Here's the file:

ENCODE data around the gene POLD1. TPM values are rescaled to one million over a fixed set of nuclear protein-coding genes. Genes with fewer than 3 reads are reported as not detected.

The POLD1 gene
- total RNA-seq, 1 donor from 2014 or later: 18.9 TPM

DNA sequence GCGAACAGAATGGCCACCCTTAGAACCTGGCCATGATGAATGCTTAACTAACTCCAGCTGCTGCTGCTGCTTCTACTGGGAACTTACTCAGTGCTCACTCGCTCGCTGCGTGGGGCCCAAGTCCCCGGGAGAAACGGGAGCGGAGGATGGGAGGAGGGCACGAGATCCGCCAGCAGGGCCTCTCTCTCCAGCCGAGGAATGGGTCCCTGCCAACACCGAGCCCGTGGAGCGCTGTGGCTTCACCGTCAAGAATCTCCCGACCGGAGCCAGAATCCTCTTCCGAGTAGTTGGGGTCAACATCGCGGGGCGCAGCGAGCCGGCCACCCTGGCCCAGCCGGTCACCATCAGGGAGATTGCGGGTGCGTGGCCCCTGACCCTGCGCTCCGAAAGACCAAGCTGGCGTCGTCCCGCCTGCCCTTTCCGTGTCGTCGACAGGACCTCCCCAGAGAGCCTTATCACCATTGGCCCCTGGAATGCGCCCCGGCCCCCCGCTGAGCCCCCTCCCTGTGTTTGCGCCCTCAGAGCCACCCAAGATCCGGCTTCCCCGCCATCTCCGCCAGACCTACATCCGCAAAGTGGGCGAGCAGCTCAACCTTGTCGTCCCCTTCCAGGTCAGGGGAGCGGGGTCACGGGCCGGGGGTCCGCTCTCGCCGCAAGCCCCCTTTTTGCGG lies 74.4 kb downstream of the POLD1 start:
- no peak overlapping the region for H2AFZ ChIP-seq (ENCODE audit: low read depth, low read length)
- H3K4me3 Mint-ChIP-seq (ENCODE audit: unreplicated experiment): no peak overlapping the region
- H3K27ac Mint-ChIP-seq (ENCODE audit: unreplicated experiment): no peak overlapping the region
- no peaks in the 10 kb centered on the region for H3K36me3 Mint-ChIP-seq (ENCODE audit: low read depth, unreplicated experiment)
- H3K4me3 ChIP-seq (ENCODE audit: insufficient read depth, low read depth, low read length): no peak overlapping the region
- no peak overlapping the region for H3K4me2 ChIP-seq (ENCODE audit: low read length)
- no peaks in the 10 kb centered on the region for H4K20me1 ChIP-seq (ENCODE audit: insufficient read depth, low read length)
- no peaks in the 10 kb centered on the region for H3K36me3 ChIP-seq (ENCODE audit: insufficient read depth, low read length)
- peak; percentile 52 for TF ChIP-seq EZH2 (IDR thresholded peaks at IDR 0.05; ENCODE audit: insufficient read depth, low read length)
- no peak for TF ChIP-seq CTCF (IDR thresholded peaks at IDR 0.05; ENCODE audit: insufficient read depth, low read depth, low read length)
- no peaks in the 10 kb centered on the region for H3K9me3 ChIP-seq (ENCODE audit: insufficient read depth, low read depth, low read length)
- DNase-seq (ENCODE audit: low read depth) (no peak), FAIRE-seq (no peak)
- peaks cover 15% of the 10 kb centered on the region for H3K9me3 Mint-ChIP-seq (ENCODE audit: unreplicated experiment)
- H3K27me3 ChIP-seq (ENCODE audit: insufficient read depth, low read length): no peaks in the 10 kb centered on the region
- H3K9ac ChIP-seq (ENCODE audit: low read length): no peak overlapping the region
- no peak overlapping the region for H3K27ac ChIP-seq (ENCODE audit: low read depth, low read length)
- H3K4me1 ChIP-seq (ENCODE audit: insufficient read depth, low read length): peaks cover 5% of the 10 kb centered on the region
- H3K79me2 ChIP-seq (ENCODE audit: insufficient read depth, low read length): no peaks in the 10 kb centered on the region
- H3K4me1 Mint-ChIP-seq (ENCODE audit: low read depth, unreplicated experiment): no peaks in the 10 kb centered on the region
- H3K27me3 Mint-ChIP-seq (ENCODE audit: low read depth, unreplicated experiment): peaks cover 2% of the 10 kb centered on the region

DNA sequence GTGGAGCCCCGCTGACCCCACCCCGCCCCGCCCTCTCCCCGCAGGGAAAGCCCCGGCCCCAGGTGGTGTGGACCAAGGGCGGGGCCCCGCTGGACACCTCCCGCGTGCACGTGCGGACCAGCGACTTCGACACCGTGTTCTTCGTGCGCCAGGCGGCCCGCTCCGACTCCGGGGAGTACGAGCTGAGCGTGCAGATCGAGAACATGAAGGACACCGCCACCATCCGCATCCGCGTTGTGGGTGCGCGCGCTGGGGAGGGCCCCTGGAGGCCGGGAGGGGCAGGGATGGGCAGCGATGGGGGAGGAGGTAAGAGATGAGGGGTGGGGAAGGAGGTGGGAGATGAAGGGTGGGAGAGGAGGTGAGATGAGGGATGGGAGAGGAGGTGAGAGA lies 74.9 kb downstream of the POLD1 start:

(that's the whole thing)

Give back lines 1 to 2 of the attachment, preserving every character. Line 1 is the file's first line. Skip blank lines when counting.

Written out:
ENCODE data around the gene POLD1. TPM values are rescaled to one million over a fixed set of nuclear protein-coding genes. Genes with fewer than 3 reads are reported as not detected.

The POLD1 gene